The sugar tax should not be limited to soft drinks but extended to all confectionery products, a public health charity has demanded.
Action on Sugar, made up of specialists concerned with sugar and its effects on health, said chocolates and sweets should be subject to a 20 percent levy.
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A 2016 OECD report found that UK children were more obese than the EU average.
In England in 2014, 23 percent of boys aged from six to 15 and 27 percent of girls in the same age group were overweight or obese.
Sugar, which has little or no nutritional value, also contributes to tooth decay.
The sugar tax, set to come into force in April 2018, means that producers or importers of soft drinks will have to pay a sugar tax of 18p per litre on drinks containing five grams or more of sugar per 100 millilitres.
They will have to pay 24p per litre more if their products contain eight grams or more of sugar per 100 millilitres.
Action on Sugar insists the tax on soft drinks must be monitored closely to ensure all industry giants comply, adding that the levy alone does not go far enough in tackling the UK’s obesity and Type 2 Diabetes crisis.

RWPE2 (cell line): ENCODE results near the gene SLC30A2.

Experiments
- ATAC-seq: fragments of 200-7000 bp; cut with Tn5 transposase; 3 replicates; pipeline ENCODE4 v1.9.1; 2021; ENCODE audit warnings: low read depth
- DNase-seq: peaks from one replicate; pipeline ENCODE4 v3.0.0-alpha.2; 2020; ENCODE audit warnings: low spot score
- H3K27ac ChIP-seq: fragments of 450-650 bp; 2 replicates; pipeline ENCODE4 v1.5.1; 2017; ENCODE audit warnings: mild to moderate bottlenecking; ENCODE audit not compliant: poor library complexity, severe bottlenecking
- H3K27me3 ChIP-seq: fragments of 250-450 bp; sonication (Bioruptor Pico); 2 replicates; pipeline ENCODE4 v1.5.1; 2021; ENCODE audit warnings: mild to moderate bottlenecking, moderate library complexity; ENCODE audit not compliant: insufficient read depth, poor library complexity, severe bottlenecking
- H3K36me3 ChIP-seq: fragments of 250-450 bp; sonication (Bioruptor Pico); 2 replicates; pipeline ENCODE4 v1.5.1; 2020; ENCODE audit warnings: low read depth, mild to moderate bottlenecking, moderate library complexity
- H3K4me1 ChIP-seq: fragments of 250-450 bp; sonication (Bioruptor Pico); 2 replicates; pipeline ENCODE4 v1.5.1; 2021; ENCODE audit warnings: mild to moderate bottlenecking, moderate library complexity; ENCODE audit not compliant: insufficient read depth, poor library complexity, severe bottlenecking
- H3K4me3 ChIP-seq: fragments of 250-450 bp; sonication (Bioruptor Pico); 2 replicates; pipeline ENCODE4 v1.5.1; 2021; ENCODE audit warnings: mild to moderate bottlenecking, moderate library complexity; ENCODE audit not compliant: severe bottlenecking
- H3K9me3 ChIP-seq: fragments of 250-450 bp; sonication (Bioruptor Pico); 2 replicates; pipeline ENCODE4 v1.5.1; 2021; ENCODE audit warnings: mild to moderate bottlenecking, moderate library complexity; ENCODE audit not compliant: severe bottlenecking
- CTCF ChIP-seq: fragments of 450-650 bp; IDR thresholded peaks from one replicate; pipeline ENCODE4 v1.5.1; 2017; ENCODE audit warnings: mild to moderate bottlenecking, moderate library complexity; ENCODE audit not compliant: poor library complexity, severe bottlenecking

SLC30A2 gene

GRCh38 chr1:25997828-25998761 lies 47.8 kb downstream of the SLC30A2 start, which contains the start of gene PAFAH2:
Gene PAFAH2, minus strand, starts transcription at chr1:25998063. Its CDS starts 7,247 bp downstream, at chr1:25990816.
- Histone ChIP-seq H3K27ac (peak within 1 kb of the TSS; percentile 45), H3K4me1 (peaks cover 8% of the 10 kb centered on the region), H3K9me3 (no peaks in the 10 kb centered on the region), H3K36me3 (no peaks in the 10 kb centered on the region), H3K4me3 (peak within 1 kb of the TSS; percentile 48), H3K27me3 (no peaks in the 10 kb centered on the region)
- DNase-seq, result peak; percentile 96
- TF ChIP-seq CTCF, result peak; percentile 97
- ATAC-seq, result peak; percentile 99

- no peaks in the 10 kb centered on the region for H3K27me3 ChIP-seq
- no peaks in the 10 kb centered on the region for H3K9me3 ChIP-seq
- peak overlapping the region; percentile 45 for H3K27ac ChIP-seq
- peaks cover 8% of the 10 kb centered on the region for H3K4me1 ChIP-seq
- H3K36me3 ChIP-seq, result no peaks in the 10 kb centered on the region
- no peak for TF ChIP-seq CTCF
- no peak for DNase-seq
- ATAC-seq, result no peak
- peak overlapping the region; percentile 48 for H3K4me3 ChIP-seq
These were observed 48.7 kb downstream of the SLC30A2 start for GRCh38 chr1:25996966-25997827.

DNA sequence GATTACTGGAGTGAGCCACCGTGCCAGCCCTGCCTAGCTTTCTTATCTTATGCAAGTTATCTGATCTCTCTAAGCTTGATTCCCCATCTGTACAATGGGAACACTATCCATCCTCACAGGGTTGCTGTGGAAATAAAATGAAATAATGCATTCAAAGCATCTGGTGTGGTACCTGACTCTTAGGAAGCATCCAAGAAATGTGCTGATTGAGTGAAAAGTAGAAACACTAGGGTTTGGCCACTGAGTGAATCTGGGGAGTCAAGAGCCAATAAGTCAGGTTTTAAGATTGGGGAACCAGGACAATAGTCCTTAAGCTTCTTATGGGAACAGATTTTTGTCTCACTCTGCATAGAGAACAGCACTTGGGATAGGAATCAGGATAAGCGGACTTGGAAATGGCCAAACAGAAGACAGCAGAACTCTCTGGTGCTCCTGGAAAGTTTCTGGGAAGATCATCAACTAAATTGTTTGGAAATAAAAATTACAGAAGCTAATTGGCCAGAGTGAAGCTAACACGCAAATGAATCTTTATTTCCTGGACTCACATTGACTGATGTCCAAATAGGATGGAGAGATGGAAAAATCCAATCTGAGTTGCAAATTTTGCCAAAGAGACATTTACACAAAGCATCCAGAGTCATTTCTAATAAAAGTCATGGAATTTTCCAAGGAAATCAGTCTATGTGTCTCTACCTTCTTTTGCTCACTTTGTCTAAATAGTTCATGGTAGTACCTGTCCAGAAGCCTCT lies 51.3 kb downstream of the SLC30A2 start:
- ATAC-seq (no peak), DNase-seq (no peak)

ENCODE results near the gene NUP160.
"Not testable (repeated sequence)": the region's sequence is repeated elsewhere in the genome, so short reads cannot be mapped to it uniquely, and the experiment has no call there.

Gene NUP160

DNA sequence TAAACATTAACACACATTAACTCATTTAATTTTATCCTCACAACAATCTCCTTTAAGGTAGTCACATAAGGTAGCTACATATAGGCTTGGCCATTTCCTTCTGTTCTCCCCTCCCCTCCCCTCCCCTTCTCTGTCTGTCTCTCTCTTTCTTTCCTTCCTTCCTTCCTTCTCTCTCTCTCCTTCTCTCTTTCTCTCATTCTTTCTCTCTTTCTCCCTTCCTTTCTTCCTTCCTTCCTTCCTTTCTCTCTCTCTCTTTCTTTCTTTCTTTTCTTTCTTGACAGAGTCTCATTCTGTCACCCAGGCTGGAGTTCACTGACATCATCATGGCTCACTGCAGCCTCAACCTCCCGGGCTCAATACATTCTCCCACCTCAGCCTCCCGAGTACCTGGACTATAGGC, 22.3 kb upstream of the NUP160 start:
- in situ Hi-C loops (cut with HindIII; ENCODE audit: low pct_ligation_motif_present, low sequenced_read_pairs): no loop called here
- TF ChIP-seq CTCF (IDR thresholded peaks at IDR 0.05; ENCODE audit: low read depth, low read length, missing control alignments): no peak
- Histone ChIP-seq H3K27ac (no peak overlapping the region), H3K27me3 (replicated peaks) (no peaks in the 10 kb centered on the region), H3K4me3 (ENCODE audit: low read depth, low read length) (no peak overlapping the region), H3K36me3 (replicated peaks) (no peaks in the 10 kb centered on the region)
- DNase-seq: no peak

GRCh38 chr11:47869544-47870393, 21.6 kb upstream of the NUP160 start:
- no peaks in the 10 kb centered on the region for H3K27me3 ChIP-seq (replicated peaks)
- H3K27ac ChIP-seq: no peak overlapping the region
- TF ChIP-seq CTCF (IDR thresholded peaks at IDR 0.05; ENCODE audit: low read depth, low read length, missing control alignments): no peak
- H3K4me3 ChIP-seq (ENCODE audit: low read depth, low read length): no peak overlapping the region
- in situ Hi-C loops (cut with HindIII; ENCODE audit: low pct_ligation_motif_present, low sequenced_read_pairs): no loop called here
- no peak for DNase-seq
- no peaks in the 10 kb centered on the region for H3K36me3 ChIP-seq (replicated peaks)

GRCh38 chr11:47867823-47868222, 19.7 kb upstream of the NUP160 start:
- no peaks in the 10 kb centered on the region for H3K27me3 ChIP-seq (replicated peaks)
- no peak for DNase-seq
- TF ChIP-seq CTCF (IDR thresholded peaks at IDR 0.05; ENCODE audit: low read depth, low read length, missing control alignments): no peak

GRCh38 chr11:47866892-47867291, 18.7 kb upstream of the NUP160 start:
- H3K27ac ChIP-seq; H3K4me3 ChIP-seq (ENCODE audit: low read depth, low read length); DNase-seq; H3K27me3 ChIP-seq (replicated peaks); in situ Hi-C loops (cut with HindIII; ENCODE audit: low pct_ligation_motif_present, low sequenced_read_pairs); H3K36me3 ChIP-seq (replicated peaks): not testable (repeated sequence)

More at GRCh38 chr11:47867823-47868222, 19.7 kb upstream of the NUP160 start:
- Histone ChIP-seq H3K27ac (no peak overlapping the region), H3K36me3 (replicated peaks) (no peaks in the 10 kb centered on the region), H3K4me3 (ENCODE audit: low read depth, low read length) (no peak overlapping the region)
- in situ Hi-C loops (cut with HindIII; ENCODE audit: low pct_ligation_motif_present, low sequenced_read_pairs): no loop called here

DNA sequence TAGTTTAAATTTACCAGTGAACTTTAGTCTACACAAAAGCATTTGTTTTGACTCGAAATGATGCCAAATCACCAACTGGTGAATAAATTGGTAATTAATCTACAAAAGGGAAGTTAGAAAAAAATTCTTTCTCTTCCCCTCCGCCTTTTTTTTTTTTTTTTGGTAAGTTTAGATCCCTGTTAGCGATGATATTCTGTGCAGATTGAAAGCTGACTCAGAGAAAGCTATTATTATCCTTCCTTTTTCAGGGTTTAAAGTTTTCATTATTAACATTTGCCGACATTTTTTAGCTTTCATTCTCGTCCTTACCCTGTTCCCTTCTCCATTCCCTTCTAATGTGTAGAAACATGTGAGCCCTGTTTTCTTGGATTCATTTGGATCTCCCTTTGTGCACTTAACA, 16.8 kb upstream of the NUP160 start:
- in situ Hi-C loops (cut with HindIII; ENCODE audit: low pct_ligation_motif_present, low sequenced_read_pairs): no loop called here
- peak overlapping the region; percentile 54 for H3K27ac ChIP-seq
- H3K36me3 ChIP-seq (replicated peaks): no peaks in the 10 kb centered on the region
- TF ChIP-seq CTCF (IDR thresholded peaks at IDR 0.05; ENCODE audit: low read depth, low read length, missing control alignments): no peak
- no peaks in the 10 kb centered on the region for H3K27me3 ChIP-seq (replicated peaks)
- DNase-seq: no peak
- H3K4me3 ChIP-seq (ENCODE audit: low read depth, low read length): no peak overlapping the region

“Action on Sugar is urging the next government to implement a mandatory sugar levy on all confectionery products that contain high levels of sugar to ensure maximum impact to help tackle the obesity and type 2 diabetes crisis,” said Graham McGregor, Action on Sugar’s chairman, who is professor of cardiovascular medicine at Queen Mary University of London.
A 20 percent levy on all confectionery products by 2020 is also recommended by Public Health England (PHE) as part of its broader sugar reduction programme.
However, the Food and Drink Federation (FDF), which represents manufacturers, warned in March that a 20 percent cut in sugar content was highly unlikely.
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The proposed tax would not be technically possible, or acceptable to UK consumers.
Last week, celebrity chef and healthy eating advocate Jamie Oliver urged the Australian government to introduce a sugar tax.
According to the Australian Institute of Health and Welfare, one in four Australian children are overweight or obese.
“I think governments need to grow balls,” said Oliver.
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